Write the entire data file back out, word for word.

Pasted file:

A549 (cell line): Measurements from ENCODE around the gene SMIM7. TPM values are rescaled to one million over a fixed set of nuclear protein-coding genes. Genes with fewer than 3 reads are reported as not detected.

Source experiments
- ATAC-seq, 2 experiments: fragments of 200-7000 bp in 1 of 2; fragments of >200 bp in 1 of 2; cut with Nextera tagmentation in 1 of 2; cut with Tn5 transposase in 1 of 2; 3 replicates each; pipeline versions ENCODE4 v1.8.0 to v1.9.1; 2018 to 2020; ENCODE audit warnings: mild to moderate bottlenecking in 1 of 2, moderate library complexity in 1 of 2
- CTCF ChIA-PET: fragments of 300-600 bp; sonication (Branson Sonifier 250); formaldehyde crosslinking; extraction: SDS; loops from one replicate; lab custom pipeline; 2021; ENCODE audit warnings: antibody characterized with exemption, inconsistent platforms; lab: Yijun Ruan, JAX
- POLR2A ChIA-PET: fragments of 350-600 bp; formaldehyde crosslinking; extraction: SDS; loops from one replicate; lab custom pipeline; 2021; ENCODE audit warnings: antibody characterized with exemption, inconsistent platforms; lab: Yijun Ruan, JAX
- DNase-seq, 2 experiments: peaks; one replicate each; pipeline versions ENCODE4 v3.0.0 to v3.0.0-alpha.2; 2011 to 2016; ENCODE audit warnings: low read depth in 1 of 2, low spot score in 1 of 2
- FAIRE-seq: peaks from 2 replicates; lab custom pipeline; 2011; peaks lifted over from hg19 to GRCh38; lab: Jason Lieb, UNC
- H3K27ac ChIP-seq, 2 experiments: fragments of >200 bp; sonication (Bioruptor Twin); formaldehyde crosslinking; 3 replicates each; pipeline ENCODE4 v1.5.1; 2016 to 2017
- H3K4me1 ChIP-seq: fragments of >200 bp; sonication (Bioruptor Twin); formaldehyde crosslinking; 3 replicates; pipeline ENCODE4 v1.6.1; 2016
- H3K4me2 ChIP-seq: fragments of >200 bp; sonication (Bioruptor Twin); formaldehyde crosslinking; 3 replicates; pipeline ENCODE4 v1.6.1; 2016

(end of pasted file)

A549 (cell line): Measurements from ENCODE around the gene SMIM7. TPM values are rescaled to one million over a fixed set of nuclear protein-coding genes. Genes with fewer than 3 reads are reported as not detected.

Source experiments
- ATAC-seq, 2 experiments: fragments of 200-7000 bp in 1 of 2; fragments of >200 bp in 1 of 2; cut with Nextera tagmentation in 1 of 2; cut with Tn5 transposase in 1 of 2; 3 replicates each; pipeline versions ENCODE4 v1.8.0 to v1.9.1; 2018 to 2020; ENCODE audit warnings: mild to moderate bottlenecking in 1 of 2, moderate library complexity in 1 of 2
- CTCF ChIA-PET: fragments of 300-600 bp; sonication (Branson Sonifier 250); formaldehyde crosslinking; extraction: SDS; loops from one replicate; lab custom pipeline; 2021; ENCODE audit warnings: antibody characterized with exemption, inconsistent platforms; lab: Yijun Ruan, JAX
- POLR2A ChIA-PET: fragments of 350-600 bp; formaldehyde crosslinking; extraction: SDS; loops from one replicate; lab custom pipeline; 2021; ENCODE audit warnings: antibody characterized with exemption, inconsistent platforms; lab: Yijun Ruan, JAX
- DNase-seq, 2 experiments: peaks; one replicate each; pipeline versions ENCODE4 v3.0.0 to v3.0.0-alpha.2; 2011 to 2016; ENCODE audit warnings: low read depth in 1 of 2, low spot score in 1 of 2
- FAIRE-seq: peaks from 2 replicates; lab custom pipeline; 2011; peaks lifted over from hg19 to GRCh38; lab: Jason Lieb, UNC
- H3K27ac ChIP-seq, 2 experiments: fragments of >200 bp; sonication (Bioruptor Twin); formaldehyde crosslinking; 3 replicates each; pipeline ENCODE4 v1.5.1; 2016 to 2017
- H3K4me1 ChIP-seq: fragments of >200 bp; sonication (Bioruptor Twin); formaldehyde crosslinking; 3 replicates; pipeline ENCODE4 v1.6.1; 2016
- H3K4me2 ChIP-seq: fragments of >200 bp; sonication (Bioruptor Twin); formaldehyde crosslinking; 3 replicates; pipeline ENCODE4 v1.6.1; 2016